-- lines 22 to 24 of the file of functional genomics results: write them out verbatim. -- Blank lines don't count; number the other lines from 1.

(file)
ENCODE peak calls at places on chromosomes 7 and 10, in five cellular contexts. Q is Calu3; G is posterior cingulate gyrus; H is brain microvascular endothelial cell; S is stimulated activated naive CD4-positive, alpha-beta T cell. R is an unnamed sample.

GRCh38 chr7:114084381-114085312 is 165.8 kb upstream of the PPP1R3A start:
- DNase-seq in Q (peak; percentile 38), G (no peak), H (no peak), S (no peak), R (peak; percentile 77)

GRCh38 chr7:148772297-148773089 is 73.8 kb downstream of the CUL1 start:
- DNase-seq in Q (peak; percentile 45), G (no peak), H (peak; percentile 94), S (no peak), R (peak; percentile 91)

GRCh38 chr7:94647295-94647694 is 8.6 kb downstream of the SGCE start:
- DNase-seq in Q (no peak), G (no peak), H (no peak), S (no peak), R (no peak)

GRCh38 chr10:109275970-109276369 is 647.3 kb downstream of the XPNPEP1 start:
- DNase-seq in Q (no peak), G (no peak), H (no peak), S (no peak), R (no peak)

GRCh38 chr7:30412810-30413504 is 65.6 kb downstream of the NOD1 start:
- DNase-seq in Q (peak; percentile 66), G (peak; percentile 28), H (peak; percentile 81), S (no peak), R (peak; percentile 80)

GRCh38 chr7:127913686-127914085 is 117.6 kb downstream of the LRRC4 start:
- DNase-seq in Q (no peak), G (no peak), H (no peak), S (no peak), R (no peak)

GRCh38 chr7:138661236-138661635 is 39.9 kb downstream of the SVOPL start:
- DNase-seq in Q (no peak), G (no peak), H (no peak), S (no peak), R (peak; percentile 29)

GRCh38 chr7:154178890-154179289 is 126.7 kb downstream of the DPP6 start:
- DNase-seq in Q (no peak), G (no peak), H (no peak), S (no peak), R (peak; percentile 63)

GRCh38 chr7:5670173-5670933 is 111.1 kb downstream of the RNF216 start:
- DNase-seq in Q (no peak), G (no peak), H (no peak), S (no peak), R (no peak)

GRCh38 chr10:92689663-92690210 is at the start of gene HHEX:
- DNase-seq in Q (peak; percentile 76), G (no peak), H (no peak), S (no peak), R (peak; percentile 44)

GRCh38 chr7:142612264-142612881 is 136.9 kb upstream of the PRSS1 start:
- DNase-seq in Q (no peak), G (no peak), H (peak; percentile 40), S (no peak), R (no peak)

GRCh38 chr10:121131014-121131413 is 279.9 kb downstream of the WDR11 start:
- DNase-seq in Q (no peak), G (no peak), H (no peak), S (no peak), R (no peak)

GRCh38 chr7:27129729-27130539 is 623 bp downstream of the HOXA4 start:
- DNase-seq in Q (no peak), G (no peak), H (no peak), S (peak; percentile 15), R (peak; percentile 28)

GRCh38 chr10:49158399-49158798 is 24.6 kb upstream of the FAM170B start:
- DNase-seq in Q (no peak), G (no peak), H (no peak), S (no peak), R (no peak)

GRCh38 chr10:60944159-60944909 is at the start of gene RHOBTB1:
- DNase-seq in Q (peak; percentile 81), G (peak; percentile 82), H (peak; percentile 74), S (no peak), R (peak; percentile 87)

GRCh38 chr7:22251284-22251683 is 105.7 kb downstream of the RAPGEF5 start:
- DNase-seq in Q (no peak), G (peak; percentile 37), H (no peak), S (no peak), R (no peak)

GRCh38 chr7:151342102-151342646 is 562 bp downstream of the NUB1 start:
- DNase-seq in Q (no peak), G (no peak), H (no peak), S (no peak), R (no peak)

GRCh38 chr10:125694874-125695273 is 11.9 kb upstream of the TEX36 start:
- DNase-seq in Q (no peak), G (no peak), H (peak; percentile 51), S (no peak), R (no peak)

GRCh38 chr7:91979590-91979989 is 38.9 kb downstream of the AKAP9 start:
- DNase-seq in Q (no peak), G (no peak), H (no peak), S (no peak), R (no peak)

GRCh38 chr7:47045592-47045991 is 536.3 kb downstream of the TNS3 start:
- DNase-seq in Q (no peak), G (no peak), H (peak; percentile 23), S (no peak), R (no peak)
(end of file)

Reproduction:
GRCh38 chr7:142612264-142612881 is 136.9 kb upstream of the PRSS1 start:
- DNase-seq in Q (no peak), G (no peak), H (peak; percentile 40), S (no peak), R (no peak)

GRCh38 chr10:121131014-121131413 is 279.9 kb downstream of the WDR11 start: